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SESENA, Spain – (AFP) – On a dry hillside near Madrid, a black mass has taken over: stacks of discarded tyres, piling up for years in an environmental nightmare for the small town nearby.
“The visual impact is dreadful. The countryside is totally spoiled by this black mark,” said Vicente Garcia de Paredes, an activist with environmental group Ecologists in Action.
“This is an area of great views. Drivers on the highway to Andalucia will have this view stuck in their minds.”
The massive pile started to form in the 1990s when a company began using the site as a temporary depot for old tyres due to be recycled, according to the mayor of Sesena, Carlos Velazquez, who inherited the problem when he was elected in 2011.
But over the years the tyres started to pile up. Millions of them lie there, in a wild dump stretching over 10 hectares (25 acres), home to rabbits and secured by a sole security guard at the fence.
The tyres are of all sizes. The majority come from cars. Larger ones come from trucks. Some are still in good shape, others unusable.
Environmentalists warn that disease-bearing mosquitos may breed in the stagnant puddles that have formed in the hollows of the tyres.
The town of Sesena lives in fear of the rubber heap catching fire.
“The dump was formed bit by bit. The company did not have a licence to leave the tyres there indefinitely, but that’s what ended up happening,” said Velazquez.
“Tyres were being brought here but no tyres were leaving, so a dump developed,” he says.
“If it caught fire it would be very difficult to put out.”
After the dump was declared illegal in 2003, the company that ran it was chased through the courts and it eventually abandoned the location.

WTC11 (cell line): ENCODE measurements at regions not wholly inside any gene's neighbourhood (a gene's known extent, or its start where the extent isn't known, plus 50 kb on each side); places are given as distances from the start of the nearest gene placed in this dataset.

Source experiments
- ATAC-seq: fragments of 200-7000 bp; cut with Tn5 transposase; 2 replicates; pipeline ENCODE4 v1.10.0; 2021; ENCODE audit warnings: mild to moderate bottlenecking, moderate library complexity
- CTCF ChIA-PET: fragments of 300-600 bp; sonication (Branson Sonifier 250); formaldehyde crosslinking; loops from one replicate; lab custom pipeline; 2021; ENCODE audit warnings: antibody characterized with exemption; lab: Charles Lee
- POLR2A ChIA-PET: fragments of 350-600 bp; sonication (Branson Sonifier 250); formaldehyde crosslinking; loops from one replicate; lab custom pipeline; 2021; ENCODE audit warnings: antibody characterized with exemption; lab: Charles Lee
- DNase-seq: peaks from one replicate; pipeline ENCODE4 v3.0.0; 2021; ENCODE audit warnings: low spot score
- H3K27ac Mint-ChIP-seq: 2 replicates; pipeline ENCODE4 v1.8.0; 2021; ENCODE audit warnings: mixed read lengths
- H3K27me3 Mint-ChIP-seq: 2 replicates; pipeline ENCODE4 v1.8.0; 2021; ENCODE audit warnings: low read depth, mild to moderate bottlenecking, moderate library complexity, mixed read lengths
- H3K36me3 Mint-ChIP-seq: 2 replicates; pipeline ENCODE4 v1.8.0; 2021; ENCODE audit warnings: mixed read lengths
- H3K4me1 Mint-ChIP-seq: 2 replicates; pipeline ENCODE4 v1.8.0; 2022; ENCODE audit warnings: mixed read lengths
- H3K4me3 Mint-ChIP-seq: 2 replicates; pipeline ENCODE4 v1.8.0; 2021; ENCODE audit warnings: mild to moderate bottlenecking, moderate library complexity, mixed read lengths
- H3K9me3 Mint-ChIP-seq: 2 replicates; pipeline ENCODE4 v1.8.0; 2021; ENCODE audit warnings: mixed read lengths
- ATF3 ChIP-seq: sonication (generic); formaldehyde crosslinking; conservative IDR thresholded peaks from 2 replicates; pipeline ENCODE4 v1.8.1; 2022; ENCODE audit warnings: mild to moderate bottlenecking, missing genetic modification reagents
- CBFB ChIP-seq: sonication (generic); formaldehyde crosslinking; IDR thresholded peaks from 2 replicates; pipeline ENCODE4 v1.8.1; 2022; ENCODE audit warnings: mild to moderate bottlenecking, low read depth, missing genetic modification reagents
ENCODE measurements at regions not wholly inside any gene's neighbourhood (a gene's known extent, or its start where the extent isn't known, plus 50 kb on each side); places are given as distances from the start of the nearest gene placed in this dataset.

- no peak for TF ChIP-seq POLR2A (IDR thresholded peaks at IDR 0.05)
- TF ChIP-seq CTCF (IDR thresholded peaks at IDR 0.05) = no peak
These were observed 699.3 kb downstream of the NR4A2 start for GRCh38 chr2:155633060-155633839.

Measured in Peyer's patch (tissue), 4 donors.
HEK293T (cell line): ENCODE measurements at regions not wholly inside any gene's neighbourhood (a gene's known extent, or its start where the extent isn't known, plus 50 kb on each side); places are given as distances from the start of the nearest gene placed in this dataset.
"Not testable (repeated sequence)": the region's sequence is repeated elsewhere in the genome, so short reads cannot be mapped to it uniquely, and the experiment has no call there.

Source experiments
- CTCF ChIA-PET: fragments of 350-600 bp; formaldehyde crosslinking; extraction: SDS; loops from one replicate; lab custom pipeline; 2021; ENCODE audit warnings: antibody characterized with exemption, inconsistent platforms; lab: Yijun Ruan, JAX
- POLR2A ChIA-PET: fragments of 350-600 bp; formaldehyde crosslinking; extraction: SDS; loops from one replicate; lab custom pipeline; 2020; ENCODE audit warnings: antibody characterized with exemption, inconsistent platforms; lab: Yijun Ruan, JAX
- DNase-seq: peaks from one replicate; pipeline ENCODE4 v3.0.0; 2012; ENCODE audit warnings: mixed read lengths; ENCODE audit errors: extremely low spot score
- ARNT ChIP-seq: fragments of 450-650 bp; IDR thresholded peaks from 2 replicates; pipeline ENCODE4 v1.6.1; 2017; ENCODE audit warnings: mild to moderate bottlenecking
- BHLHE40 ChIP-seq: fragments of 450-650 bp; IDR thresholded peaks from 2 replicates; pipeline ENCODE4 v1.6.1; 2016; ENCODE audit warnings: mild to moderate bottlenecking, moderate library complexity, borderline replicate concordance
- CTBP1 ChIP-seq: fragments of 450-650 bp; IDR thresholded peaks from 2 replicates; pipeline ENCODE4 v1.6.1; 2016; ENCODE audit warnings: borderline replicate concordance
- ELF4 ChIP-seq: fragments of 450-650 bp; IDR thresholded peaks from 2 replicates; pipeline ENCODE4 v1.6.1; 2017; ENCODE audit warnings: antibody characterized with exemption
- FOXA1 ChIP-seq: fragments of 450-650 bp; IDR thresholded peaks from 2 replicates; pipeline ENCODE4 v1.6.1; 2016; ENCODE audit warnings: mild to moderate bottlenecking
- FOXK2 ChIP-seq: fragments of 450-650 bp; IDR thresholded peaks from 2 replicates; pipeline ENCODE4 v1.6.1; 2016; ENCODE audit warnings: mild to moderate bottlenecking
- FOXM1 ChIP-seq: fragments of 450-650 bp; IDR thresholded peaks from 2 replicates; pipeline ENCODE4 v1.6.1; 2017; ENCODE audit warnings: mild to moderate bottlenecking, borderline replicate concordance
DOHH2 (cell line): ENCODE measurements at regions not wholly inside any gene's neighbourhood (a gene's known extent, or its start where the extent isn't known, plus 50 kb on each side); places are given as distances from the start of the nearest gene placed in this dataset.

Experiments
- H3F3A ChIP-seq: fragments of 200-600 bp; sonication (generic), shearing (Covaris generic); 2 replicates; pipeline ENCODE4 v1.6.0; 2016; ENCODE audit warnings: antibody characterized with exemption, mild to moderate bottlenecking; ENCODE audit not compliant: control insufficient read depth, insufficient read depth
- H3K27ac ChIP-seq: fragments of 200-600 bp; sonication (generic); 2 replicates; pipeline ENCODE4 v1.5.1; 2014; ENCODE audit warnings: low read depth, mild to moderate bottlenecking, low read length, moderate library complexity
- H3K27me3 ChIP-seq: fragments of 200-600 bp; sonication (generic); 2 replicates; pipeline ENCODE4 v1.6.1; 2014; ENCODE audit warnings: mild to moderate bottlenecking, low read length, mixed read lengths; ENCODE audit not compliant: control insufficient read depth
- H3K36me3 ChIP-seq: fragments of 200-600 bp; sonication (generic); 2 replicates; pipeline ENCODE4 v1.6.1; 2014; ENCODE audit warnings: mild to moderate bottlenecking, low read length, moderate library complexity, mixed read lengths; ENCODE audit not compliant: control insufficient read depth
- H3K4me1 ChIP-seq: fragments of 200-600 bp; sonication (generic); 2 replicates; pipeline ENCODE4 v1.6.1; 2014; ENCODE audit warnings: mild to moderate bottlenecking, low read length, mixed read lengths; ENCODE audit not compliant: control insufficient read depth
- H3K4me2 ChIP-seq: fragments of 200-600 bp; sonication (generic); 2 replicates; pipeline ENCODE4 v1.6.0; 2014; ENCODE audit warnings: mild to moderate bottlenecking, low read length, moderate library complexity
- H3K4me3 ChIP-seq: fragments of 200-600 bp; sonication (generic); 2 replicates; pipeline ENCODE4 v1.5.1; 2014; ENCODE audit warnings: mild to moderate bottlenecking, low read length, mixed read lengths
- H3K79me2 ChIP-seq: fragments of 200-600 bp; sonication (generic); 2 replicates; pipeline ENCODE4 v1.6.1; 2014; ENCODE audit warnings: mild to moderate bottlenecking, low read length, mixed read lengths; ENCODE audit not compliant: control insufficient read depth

In 2010 a judge ruled that the tyres were abandoned waste and the council was responsible for clearing them.
Environmental group Ecologists in Action estimates between 40,000 and 60,000 tonnes of tyres lie in the dump — regular car tyres and chunky ones from heavy trucks.
“We are less than five hundred metres from a town of 10,000 inhabitants and the material is dangerously flammable,” says Vicente Garcia de Paredes, an activist from the group.
He points down the hillside to the brown ranks of housing blocks on the edge of town.
Developers built those during Spain’s building boom from the late 1990s, hoping to draw tens of thousands of people to buy homes there.
Now Sesena has become a near ghost town, a symbol of Spain’s economic fall since the boom went bust in 2008.
The town hall has at last signed a deal with a company based in Senegal that will spend three years milling down the tyres and trucking the bits off for recycling, said Velazquez.
The company will use a machine to grind the tyres on the site and then ship the pieces by truck to recycling centres.
The tyres are likely to be turned into building materials: surfacing for roads, sports tracks and children’s playgrounds.
The site is due to be cleared within three years.